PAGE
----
Russia’s Prime Minister Vladimir Putin said his country, which currently leads world oil producers in output, plans to work closely with the Organization of the Petroleum Exporting Countries.
“OPEC is sometimes irritated by us as we, not being a member of the organization, produce more oil, which influences international crude oil prices,” said Putin. “But we will coordinate our work with OPEC.”
Putin did not detail how his country would collaborate or even whether it planned to attend OPEC’s next meeting. Russia has long spoken of coordinating with OPEC, often sending high-level delegations to attend its meetings as observers.
In 2008, Russia sent its most senior delegation in a decade to OPEC’s Sept. 9 ministerial meeting in Vienna. There, Russian Vice-Premier Igor Sechin proposed extensive cooperation between Russia and OPEC to meet global energy needs.
At the time, Qatar’s Oil Minister Abdullah bin Hamad Al-Attiyah even expressed the hope of seeing Russia one day become a full member of OPEC as it would “add value” to the organization.
But Al-Attiyah also noted the chances were slim of Russia joining OPEC: “So far the Russians support cooperation, but they don’t talk about full membership,” he said (OGJ Online, Oct. 27, 2008).
Putin’s remarks coincided with a report by the International Energy Agency that Saudi Arabia will overtake Russia as the world's largest producer of oil producer in about 2015.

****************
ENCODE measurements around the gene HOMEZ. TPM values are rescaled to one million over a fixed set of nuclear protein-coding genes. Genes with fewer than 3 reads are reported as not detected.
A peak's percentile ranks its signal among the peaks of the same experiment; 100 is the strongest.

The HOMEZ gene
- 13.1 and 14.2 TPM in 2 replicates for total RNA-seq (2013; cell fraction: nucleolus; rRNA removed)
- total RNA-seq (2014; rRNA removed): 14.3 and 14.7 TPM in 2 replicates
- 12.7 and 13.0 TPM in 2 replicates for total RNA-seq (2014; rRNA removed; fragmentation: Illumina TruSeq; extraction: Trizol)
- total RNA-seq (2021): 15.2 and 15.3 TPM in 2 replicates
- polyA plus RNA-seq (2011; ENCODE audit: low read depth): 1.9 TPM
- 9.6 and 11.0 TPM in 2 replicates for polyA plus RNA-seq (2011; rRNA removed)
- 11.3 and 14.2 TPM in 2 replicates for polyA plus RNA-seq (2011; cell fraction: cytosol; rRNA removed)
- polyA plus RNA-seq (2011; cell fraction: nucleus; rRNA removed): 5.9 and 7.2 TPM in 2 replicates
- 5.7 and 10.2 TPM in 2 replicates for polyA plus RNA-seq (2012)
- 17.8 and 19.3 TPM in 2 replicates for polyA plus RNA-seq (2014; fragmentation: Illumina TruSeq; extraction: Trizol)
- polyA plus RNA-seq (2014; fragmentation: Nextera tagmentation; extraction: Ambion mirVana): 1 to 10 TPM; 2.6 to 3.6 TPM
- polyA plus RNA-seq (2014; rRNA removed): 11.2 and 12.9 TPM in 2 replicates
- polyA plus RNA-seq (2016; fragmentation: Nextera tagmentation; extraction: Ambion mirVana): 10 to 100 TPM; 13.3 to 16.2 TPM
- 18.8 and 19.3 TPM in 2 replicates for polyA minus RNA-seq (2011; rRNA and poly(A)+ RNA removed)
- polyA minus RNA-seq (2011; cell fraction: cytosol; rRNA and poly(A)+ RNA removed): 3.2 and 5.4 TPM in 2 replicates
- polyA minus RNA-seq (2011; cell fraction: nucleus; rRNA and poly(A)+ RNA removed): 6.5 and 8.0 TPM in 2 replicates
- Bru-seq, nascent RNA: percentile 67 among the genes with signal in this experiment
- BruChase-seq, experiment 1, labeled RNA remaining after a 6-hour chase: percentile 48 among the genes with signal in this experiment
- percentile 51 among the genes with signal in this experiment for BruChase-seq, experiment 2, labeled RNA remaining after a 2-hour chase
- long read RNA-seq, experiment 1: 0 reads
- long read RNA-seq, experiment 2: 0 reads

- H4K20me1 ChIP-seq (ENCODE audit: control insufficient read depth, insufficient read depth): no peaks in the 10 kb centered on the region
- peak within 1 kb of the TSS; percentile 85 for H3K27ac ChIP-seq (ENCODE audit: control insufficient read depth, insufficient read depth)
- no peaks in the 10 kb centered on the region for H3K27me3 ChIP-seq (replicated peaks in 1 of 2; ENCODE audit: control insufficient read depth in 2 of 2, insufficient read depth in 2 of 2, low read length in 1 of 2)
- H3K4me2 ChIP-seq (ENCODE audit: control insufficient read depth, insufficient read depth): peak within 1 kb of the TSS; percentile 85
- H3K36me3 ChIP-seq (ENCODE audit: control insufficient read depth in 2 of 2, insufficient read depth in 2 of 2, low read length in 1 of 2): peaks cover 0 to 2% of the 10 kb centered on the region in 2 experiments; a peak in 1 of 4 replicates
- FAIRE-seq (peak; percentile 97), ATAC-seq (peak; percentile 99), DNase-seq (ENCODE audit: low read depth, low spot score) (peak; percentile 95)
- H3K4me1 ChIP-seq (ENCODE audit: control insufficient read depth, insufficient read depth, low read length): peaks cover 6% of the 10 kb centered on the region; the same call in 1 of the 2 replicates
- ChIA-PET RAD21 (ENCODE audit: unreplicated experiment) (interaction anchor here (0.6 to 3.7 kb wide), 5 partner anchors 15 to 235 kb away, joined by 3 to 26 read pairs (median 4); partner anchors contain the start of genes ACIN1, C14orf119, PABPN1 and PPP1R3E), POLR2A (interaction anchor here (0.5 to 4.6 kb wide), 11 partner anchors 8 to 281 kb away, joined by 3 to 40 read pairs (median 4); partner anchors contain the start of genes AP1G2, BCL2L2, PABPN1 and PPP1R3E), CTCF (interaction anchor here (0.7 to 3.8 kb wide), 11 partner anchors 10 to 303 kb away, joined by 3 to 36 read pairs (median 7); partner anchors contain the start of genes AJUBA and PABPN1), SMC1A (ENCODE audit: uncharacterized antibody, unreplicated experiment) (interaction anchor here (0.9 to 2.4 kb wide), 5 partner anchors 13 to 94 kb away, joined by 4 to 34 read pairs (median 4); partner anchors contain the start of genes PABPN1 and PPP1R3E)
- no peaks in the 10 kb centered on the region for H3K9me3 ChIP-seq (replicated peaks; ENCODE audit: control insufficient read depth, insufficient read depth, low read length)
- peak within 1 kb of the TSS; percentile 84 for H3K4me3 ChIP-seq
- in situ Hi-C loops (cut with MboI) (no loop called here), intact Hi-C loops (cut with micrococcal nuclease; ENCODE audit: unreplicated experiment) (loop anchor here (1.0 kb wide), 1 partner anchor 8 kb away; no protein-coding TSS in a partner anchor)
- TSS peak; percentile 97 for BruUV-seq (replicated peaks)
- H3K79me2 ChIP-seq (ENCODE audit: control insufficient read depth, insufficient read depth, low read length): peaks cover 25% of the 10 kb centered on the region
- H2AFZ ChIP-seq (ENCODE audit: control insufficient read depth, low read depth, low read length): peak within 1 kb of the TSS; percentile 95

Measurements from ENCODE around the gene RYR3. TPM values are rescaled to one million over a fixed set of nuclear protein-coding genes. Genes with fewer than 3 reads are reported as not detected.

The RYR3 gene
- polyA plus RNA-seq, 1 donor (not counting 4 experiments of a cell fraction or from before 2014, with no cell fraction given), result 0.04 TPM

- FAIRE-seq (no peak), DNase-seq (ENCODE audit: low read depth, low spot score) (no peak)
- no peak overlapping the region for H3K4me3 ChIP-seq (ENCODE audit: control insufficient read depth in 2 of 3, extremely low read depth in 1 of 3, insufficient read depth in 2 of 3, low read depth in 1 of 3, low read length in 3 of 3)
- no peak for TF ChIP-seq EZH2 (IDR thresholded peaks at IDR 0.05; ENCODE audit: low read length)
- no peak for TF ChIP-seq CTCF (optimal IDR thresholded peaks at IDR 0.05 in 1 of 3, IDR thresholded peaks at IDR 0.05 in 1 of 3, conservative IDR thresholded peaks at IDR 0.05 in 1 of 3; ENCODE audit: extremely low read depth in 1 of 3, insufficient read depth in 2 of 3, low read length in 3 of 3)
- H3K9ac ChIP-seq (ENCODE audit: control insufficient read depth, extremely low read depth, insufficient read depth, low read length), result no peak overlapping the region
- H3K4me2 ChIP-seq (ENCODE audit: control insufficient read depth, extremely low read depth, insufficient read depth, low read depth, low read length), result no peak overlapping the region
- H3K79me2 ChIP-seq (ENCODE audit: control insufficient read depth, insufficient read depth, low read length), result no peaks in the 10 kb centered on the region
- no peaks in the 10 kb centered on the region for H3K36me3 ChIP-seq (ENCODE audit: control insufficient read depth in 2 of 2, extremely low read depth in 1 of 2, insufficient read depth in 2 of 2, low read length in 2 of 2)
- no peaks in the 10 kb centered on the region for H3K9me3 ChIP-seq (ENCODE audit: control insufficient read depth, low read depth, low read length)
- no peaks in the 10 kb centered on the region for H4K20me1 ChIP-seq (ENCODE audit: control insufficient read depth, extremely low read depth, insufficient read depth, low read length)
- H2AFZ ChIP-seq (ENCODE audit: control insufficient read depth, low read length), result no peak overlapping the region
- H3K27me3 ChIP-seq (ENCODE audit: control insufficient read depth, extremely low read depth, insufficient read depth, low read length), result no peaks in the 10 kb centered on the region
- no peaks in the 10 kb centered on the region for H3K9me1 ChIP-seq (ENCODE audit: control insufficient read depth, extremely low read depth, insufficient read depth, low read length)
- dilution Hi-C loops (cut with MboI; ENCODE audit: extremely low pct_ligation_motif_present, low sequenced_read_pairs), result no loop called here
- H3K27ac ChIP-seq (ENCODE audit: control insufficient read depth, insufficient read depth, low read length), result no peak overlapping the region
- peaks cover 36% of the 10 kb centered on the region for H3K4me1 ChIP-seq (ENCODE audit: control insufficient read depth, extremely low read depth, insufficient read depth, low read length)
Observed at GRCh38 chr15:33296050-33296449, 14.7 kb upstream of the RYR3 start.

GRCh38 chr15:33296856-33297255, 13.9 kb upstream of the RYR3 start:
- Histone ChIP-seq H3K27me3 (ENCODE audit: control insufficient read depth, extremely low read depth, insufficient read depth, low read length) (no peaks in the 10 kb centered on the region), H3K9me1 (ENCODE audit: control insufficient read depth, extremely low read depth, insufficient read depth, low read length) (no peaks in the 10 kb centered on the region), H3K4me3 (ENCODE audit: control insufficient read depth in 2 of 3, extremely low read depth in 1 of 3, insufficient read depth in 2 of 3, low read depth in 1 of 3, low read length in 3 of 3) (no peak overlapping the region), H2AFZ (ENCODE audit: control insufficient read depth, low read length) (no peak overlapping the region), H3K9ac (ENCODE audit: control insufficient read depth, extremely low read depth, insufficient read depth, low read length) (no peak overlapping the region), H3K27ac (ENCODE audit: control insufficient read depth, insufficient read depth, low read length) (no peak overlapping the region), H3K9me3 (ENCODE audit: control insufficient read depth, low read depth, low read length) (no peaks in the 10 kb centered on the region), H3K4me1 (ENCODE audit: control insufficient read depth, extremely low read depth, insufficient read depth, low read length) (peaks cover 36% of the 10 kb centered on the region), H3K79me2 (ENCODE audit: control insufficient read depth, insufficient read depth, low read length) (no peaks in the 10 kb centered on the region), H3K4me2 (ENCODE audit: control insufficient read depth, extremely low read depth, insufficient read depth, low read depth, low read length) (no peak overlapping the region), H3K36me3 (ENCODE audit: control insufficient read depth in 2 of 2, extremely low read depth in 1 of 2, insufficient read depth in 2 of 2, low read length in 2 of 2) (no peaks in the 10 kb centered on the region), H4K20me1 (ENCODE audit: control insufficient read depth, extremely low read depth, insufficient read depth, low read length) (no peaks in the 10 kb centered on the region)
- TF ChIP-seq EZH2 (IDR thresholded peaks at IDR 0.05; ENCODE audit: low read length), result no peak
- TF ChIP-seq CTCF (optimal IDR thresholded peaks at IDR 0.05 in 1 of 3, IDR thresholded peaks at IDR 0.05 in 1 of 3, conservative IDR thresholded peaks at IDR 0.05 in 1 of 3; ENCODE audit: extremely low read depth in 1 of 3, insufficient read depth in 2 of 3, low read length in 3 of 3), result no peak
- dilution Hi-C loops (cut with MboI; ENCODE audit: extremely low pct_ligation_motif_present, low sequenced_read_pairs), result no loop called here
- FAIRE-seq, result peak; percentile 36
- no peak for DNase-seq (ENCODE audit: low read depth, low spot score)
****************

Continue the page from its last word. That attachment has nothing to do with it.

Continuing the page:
In its World Energy Outlook, the IEA said that Saudi Arabia would overtake Russia as output at new Russian fields fails to offset fast decline at mature deposits.
Russia passed Saudi Arabia as the top producer of oil when OPEC cut crude output during the economic crisis in 2009.
But IEA said Russia’s production will level off at 10.5 million b/d in 2015, and that Saudi Arabia's will match that. By 2035, IEA said, Saudi production will hit 14 million b/d.
“Russian fiscal policy is a key determinant of when and how quickly Russian production will decline. Current terms limit the incentive to invest when prices rise; our projections assume sympathetic evolution of taxation,” IEA said.
Saudi Arabia and Russia have been competing with each other for increased market share in Asia Pacific, largely due to the onset of supplies via Russia’s recently launched East Siberia-Pacific Ocean pipeline.
Indeed, traders last year expected Saudi Arabia to lower the prices of all its crude grades heading to Asia for August on slow demand from regional refiners as well as the intensifying competition from Russia's ESPO crude.
“Saudi Arabia is trying to secure demand in the Asia-Pacific region,” said another trader, adding, “It is closely watching ESPO activity (OGJ Online, July 19, 2010).”
Contact Eric Watkins at firstname.lastname@example.org.